Eleven members of US Congress today filed an amicus brief with the country's Court of Appeals for the Second Circuit on behalf of more than 20,000 victims of the 1984 Union Carbide chemical disaster in Bhopal.
The 29-page brief, which was initiated by leading Congressman Rep Frank Pallone, Jr (D-NJ), founder of the Congressional Caucus on India and Indian Americans, comes in response to a decision by a US District Court in New York that disregarded India's submission of a formal statement requesting relief.
In the brief, the 11 lawmakers argued that the District Court was wrong in refusing to consider India's statement requesting cleanup of the Bhopal plant. They also stated that the disregard of India's submission was improper and interfered with US public policy and foreign relations with India.
"The Bhopal victims have repeatedly tried their cases in the US court system but have been subjected to unfair treatment and corporate favouritism," Pallone said, adding, "As elected officials, we have a responsibility to call on the courts to recognize the rights of India and the residents of Bhopal."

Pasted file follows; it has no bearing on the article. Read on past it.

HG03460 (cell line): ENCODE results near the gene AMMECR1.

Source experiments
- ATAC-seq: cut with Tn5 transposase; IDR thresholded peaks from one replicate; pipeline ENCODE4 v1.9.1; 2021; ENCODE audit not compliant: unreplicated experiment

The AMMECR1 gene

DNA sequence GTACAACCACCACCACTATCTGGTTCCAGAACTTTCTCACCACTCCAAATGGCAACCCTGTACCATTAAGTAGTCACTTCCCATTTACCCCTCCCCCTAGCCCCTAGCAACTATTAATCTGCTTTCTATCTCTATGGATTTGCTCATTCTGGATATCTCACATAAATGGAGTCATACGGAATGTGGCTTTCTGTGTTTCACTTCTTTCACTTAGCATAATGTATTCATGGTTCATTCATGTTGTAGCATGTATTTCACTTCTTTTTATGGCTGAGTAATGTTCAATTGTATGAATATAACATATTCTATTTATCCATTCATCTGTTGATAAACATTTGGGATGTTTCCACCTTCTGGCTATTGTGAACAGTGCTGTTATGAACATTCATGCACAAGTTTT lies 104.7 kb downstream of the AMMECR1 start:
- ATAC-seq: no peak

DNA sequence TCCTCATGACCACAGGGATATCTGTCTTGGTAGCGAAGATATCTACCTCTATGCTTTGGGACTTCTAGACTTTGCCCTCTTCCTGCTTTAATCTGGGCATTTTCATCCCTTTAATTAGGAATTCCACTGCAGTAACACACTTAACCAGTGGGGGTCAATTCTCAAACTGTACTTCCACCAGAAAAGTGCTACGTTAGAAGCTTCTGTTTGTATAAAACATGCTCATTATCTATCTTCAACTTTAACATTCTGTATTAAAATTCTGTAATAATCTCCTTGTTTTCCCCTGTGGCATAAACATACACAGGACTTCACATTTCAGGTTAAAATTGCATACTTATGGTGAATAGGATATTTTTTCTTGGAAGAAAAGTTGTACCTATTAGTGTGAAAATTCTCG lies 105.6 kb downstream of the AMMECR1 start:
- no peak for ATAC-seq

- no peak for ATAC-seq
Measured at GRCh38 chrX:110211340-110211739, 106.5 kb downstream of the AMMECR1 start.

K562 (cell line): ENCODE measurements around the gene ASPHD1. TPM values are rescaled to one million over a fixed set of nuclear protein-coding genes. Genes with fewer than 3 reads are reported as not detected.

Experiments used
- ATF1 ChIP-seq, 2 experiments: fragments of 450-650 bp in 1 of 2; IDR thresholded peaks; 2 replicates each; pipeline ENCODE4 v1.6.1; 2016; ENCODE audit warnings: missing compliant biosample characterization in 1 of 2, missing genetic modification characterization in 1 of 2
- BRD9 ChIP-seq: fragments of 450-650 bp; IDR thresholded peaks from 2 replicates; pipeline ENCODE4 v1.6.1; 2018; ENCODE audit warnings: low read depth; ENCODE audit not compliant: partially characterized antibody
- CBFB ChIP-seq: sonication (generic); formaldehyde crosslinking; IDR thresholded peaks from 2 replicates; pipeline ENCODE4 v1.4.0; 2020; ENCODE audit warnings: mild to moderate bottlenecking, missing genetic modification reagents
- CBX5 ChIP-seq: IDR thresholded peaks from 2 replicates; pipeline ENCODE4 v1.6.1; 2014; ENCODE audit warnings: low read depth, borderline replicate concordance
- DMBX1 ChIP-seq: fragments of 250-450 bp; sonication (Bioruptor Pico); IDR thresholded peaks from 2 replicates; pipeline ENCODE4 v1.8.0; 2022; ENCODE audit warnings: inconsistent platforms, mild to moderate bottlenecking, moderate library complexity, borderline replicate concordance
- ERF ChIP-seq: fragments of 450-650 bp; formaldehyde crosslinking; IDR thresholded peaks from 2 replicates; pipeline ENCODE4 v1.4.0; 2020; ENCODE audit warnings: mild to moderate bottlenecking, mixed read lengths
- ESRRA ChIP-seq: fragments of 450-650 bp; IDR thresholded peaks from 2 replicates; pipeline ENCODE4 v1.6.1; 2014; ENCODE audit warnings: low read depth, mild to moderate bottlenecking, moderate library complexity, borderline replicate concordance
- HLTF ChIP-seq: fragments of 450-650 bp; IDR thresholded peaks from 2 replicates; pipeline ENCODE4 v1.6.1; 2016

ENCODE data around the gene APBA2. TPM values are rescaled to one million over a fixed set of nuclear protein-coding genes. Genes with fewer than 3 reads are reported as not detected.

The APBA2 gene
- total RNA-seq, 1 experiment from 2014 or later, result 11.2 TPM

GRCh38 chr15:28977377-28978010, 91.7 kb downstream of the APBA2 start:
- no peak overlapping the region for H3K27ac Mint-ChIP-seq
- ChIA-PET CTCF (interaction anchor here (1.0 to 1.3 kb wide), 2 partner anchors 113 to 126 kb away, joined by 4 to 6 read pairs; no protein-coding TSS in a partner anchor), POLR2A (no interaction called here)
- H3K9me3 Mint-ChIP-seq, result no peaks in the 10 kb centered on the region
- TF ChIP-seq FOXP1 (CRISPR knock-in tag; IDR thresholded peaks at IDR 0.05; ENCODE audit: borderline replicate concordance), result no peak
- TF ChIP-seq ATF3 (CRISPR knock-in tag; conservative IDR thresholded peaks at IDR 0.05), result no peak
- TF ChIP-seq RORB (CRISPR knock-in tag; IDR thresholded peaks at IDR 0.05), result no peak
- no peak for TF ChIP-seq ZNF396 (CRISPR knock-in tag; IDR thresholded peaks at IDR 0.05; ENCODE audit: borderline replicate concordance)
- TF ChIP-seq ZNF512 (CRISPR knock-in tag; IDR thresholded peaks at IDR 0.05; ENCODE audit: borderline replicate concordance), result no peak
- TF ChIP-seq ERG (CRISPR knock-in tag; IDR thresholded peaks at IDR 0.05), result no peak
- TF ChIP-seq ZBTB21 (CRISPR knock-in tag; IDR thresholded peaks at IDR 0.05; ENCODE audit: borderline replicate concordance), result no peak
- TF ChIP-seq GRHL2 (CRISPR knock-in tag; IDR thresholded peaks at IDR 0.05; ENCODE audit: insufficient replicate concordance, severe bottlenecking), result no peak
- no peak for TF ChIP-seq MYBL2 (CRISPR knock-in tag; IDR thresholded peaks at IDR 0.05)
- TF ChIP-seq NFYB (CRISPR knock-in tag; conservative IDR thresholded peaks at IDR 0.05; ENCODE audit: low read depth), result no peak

The lawmakers also addressed the environmental ramifications of the trial, stating in the amicus brief, "It is a mandate of the US Congress to ensure that US corporations and companies investing abroad or undertaking activities overseas comply with local, national and international laws regarding the environment and do not engage in environmental abuses. The members of Congress request that this Court accord due consideration to the strong legal and public policy interests of the United States in affording redress to victims of environmental pollution and harm caused by American corporations."
On December 2, 1984, a Union Carbide plant leaked 40 tons of lethal gas in Bhopal killing 4,000 people within hours and injuring more than 20,000. Since then, the death count has risen to well over 14,000 as a result of exposure to the gas.
- 116 Human Rights